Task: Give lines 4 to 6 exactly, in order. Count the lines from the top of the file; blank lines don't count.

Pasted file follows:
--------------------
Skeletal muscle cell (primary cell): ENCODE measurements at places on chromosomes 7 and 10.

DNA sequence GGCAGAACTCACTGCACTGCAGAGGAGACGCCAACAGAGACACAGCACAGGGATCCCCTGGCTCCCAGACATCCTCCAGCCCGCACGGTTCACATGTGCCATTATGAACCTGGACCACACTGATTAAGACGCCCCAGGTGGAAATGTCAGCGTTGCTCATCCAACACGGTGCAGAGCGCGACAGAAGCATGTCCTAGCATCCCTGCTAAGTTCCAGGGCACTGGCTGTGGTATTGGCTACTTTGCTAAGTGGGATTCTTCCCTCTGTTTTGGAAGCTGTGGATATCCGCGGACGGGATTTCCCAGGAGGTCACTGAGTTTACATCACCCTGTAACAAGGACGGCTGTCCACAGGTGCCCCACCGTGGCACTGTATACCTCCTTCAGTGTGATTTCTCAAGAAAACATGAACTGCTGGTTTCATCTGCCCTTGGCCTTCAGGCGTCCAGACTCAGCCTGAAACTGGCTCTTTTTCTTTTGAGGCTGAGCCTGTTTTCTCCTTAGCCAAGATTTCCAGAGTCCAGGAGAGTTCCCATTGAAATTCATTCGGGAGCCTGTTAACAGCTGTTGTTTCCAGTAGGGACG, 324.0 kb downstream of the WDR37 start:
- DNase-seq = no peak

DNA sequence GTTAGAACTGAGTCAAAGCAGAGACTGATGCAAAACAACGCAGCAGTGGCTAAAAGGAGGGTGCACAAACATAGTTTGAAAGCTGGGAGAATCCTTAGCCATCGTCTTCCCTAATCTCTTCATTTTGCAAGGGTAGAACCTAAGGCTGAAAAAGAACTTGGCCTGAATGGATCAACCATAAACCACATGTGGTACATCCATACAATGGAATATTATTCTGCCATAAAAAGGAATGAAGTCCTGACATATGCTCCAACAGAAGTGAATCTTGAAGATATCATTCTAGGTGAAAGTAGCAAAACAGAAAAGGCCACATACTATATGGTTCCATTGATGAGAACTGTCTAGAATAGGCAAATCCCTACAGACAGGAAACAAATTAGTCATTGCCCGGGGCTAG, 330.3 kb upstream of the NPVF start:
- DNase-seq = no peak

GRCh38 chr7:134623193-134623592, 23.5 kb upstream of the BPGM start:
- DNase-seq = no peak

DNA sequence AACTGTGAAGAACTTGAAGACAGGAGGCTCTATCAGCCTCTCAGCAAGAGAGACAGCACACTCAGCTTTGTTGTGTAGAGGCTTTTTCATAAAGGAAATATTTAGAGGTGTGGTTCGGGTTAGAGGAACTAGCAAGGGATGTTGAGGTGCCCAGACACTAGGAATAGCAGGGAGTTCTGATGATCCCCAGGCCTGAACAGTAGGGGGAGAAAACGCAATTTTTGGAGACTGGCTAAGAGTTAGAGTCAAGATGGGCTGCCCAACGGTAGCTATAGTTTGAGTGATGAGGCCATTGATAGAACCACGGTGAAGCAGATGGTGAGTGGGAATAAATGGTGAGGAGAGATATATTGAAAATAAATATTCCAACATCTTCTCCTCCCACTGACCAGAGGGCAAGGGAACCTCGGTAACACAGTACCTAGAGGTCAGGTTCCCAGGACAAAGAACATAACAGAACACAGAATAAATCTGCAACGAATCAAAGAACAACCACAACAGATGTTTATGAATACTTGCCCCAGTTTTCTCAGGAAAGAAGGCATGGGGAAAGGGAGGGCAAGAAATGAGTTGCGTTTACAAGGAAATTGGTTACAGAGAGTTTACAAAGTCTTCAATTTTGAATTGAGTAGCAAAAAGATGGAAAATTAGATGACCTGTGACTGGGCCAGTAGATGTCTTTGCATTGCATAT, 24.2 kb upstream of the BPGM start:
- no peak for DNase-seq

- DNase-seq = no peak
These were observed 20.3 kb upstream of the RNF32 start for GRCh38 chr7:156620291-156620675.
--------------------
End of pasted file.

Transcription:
DNA sequence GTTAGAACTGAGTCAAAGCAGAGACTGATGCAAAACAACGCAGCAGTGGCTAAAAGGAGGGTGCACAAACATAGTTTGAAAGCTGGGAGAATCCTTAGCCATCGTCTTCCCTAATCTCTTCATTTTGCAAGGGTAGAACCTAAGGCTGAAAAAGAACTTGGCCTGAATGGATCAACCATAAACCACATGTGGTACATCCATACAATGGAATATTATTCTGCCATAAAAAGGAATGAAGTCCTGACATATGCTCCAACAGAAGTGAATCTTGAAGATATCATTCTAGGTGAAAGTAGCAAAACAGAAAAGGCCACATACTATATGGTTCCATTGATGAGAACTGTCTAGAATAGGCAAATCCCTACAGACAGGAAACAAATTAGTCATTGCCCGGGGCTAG, 330.3 kb upstream of the NPVF start:
- DNase-seq = no peak

GRCh38 chr7:134623193-134623592, 23.5 kb upstream of the BPGM start: